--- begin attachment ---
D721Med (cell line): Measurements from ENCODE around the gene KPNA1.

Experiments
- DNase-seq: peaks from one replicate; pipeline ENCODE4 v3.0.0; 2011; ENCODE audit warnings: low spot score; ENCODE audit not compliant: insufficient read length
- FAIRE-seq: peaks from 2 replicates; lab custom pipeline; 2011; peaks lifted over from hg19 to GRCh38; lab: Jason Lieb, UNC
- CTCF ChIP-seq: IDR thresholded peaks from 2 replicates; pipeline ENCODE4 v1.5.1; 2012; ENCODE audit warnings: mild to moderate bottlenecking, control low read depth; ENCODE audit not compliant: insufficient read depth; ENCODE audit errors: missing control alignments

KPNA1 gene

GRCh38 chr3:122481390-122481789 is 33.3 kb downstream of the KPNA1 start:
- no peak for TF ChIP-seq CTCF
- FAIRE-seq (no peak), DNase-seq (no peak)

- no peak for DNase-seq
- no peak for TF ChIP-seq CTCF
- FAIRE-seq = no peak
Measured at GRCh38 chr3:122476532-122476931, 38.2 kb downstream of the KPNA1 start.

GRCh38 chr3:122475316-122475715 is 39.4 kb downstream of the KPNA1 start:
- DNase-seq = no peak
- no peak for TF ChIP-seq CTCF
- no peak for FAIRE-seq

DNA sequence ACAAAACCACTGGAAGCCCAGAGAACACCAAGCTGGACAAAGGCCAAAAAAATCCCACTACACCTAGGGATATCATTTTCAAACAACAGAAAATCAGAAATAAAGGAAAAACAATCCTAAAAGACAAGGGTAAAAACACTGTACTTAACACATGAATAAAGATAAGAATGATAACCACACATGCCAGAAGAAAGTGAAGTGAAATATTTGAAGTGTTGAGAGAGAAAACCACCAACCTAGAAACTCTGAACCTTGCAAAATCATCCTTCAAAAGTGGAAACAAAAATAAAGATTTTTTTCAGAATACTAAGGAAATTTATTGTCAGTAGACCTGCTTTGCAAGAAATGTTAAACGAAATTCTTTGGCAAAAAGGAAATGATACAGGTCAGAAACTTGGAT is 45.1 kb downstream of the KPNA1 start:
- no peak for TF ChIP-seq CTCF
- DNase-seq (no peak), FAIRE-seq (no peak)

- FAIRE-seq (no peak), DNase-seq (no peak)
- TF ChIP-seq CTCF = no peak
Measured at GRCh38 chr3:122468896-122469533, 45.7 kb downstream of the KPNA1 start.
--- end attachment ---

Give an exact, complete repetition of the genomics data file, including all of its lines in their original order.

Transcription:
D721Med (cell line): Measurements from ENCODE around the gene KPNA1.

Experiments
- DNase-seq: peaks from one replicate; pipeline ENCODE4 v3.0.0; 2011; ENCODE audit warnings: low spot score; ENCODE audit not compliant: insufficient read length
- FAIRE-seq: peaks from 2 replicates; lab custom pipeline; 2011; peaks lifted over from hg19 to GRCh38; lab: Jason Lieb, UNC
- CTCF ChIP-seq: IDR thresholded peaks from 2 replicates; pipeline ENCODE4 v1.5.1; 2012; ENCODE audit warnings: mild to moderate bottlenecking, control low read depth; ENCODE audit not compliant: insufficient read depth; ENCODE audit errors: missing control alignments

KPNA1 gene

GRCh38 chr3:122481390-122481789 is 33.3 kb downstream of the KPNA1 start:
- no peak for TF ChIP-seq CTCF
- FAIRE-seq (no peak), DNase-seq (no peak)

- no peak for DNase-seq
- no peak for TF ChIP-seq CTCF
- FAIRE-seq = no peak
Measured at GRCh38 chr3:122476532-122476931, 38.2 kb downstream of the KPNA1 start.

GRCh38 chr3:122475316-122475715 is 39.4 kb downstream of the KPNA1 start:
- DNase-seq = no peak
- no peak for TF ChIP-seq CTCF
- no peak for FAIRE-seq

DNA sequence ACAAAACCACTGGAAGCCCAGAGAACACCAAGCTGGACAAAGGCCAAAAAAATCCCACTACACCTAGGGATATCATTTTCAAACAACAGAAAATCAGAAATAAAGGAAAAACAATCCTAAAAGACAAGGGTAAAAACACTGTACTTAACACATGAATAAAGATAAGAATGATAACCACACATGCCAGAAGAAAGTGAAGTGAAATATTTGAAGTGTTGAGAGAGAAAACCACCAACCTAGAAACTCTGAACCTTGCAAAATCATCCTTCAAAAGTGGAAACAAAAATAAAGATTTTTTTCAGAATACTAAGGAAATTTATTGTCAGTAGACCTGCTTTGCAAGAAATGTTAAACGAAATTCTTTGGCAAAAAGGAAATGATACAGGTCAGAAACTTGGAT is 45.1 kb downstream of the KPNA1 start:
- no peak for TF ChIP-seq CTCF
- DNase-seq (no peak), FAIRE-seq (no peak)

- FAIRE-seq (no peak), DNase-seq (no peak)
- TF ChIP-seq CTCF = no peak
Measured at GRCh38 chr3:122468896-122469533, 45.7 kb downstream of the KPNA1 start.